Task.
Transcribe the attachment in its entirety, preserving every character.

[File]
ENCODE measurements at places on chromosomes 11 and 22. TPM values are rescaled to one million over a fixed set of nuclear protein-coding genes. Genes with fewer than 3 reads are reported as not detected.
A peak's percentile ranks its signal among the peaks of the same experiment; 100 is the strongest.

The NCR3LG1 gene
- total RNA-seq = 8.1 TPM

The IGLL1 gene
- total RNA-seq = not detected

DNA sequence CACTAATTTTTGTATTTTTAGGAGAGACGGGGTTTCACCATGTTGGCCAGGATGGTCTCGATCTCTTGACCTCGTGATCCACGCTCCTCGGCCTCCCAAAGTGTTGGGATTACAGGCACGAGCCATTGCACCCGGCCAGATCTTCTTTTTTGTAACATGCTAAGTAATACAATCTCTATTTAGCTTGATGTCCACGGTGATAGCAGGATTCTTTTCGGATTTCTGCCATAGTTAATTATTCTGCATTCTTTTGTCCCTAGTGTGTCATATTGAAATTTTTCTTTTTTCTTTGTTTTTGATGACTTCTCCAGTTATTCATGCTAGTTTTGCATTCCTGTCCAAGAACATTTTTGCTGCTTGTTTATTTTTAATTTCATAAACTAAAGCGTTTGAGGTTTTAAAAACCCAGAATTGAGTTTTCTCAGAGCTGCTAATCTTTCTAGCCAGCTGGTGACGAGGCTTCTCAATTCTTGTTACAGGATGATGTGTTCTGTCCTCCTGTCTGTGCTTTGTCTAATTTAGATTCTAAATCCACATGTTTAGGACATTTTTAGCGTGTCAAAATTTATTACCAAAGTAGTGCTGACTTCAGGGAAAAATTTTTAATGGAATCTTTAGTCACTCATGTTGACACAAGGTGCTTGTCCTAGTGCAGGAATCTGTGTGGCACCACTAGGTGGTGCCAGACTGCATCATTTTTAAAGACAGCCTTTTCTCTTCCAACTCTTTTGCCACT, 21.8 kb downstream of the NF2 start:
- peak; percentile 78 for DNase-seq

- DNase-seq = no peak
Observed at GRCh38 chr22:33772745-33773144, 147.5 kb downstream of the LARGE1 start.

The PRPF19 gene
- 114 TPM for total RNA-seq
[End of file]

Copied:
ENCODE measurements at places on chromosomes 11 and 22. TPM values are rescaled to one million over a fixed set of nuclear protein-coding genes. Genes with fewer than 3 reads are reported as not detected.
A peak's percentile ranks its signal among the peaks of the same experiment; 100 is the strongest.

The NCR3LG1 gene
- total RNA-seq = 8.1 TPM

The IGLL1 gene
- total RNA-seq = not detected

DNA sequence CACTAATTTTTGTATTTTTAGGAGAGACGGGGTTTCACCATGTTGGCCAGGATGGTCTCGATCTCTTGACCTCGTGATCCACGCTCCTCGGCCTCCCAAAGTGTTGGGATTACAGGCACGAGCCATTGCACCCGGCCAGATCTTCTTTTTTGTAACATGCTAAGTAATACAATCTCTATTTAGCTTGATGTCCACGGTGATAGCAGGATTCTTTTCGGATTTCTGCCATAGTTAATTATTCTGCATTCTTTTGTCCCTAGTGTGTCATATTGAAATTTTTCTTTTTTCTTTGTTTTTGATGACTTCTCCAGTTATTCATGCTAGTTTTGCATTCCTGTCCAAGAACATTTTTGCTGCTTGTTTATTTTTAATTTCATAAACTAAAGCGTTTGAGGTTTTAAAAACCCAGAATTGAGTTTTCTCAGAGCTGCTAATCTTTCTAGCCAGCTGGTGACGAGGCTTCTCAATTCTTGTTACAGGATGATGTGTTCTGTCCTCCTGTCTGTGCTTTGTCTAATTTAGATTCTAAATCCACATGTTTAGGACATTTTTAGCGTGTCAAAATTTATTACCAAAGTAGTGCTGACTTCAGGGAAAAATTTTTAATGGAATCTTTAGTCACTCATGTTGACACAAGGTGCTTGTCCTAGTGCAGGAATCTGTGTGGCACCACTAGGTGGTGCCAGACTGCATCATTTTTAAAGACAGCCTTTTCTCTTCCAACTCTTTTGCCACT, 21.8 kb downstream of the NF2 start:
- peak; percentile 78 for DNase-seq

- DNase-seq = no peak
Observed at GRCh38 chr22:33772745-33773144, 147.5 kb downstream of the LARGE1 start.

The PRPF19 gene
- 114 TPM for total RNA-seq